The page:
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Proceedings Paper

Statistical modeling of lines and structures in mammograms
Author(s): Reyer Zwiggelaar; Tim C. Parr; Caroline R. M. Boggis; Susan M. Astley; Christopher J. Taylor
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Paper Abstract

Computer-aided prompting systems require the reliable detection of a variety of mammographic signs of cancer. The emphasis of the work described in this paper is the correct classification of linear structures in mammograms, especially those associated with spiculated lesions. The detection of spiculated lesions can be based on the detection of the radiating pattern of linear structures associated with these lesions. The accuracy of automated stellate lesion detection algorithms can be improved by differentiating between the linear structures associated with lesions and those occurring in normal tissue. Statistical modeling, based on principal component analysis (PCA), has been developed for describing the cross-sectional profiles of linear structures, the motivation being that the shapes of intensity profiles may be characteristic of the type of structure. For the detection of spiculated lesions the main interest is to classify the linear structures into two classes, spicules and non-spicules. PCA models have been applied to whole mammograms to determine the probability that a particular type of linear structure (e.g. a spicule in this case) is present at any given location in the image.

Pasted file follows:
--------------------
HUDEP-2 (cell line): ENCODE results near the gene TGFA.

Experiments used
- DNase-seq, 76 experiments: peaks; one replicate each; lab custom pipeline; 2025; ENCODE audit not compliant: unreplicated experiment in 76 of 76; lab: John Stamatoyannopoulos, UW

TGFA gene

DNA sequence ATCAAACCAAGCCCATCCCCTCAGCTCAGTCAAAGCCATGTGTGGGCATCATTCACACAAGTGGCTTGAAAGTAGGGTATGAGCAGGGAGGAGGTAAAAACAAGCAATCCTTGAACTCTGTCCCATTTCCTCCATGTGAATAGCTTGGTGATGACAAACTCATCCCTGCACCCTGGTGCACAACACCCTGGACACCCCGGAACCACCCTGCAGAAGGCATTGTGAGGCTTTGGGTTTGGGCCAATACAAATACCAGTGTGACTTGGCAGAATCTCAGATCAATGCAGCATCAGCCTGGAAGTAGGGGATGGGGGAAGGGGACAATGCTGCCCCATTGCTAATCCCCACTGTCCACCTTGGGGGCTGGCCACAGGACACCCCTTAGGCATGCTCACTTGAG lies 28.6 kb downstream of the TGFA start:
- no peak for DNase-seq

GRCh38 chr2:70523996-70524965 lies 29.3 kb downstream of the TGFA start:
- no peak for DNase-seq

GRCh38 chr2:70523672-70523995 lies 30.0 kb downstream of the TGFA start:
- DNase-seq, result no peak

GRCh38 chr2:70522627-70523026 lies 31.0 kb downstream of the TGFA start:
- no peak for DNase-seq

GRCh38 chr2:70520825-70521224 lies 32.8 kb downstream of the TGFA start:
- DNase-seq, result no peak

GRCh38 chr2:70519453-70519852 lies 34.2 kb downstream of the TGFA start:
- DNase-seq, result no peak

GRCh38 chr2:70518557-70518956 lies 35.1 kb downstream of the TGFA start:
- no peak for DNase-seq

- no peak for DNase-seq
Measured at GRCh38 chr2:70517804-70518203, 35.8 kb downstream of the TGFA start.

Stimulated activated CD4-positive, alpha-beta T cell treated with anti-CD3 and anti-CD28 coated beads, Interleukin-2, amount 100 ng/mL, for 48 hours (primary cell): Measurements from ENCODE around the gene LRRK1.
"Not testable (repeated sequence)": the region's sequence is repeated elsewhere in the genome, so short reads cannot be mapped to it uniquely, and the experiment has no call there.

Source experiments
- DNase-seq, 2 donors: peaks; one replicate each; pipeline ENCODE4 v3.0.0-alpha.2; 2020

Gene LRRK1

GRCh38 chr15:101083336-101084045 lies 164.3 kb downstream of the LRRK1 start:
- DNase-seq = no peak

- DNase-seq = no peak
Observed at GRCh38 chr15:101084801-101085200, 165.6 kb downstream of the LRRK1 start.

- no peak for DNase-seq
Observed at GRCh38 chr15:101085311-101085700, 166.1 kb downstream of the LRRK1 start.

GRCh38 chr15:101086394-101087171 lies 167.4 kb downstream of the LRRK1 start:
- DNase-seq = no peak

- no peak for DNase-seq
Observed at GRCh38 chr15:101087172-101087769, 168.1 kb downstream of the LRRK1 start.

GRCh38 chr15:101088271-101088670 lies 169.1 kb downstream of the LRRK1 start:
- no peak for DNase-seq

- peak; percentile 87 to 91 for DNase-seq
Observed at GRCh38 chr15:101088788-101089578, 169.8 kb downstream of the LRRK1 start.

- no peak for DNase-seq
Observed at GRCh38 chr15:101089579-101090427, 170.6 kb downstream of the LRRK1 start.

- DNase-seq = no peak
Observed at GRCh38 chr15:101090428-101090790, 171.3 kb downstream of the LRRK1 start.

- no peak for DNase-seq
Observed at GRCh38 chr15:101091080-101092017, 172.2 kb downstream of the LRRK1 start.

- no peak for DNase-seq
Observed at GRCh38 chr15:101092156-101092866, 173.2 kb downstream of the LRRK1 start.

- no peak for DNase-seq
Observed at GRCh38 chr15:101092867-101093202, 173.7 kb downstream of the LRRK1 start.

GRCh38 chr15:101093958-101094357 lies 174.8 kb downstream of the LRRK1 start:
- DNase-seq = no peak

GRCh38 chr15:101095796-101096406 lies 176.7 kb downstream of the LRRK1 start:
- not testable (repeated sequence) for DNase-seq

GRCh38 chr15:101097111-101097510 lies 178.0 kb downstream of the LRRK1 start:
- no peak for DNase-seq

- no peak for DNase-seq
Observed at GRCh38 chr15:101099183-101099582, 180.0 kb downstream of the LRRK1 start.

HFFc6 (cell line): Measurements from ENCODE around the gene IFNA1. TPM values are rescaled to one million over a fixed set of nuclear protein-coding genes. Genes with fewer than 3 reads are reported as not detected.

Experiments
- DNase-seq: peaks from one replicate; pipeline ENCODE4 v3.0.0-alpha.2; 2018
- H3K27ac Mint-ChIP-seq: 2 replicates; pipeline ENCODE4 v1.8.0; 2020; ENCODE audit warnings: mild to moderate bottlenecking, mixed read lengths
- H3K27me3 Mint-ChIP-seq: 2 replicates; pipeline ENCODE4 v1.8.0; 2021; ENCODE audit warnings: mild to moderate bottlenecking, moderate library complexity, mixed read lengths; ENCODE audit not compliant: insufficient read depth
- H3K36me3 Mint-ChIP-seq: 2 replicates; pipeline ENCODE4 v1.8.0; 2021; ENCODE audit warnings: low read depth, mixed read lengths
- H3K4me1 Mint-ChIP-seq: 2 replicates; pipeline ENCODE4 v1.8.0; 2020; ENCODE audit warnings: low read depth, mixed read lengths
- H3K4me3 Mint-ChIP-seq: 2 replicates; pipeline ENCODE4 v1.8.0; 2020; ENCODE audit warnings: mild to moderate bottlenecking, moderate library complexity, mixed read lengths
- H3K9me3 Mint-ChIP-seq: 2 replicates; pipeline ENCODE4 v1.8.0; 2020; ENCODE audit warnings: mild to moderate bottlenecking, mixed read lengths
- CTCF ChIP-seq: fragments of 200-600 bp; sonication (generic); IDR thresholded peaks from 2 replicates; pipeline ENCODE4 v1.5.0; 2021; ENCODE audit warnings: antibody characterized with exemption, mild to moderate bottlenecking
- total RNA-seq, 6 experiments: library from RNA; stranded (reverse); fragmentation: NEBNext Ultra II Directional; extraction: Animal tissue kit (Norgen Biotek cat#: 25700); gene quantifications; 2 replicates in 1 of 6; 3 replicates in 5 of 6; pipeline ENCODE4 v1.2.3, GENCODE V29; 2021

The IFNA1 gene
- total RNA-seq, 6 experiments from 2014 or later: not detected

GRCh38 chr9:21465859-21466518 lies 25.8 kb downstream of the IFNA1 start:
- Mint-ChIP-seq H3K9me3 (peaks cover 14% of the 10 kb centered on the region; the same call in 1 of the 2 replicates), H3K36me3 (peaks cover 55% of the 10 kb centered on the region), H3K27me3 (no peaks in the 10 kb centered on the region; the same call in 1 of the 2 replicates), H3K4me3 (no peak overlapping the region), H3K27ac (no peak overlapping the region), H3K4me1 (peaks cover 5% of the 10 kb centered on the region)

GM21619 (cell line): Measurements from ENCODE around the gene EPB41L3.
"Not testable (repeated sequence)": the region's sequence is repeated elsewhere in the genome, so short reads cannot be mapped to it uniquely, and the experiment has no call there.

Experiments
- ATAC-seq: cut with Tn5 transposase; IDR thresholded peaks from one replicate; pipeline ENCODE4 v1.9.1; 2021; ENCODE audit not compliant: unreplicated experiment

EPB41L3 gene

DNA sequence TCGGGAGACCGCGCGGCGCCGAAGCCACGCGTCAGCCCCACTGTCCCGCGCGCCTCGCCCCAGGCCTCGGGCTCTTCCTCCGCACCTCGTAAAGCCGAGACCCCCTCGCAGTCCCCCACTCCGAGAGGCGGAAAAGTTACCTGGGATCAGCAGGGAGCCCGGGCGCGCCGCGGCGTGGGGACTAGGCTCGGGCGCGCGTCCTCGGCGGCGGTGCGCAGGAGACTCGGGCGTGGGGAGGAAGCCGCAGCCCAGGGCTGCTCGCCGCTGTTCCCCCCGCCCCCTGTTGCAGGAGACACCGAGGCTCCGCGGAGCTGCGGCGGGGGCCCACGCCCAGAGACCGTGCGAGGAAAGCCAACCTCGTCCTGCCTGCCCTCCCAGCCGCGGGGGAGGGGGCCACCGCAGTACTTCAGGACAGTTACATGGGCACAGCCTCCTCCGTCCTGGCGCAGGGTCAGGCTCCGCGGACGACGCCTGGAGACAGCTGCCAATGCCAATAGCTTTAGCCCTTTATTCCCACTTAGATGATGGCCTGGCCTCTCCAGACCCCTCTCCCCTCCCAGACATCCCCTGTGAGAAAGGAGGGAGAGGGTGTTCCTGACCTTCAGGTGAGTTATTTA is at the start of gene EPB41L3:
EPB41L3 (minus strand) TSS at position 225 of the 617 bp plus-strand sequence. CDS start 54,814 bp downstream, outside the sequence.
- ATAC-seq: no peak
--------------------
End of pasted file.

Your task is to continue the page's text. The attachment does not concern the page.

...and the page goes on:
Paper Details

Date Published: 25 April 1997
PDF: 12 pages
Proc. SPIE 3034, Medical Imaging 1997: Image Processing, (25 April 1997); doi: 10.1117/12.274137
Show Author Affiliations
Reyer Zwiggelaar, Univ. of Manchester (United Kingdom)
Tim C. Parr, Univ. of Manchester (United Kingdom)
Caroline R. M. Boggis, Withington Hospital (United Kingdom)
Susan M. Astley, Univ. of Manchester (United Kingdom)
Christopher J. Taylor, Univ. of Manchester (United Kingdom)


Published in SPIE Proceedings Vol. 3034:
Medical Imaging 1997: Image Processing
Kenneth M. Hanson, Editor(s)

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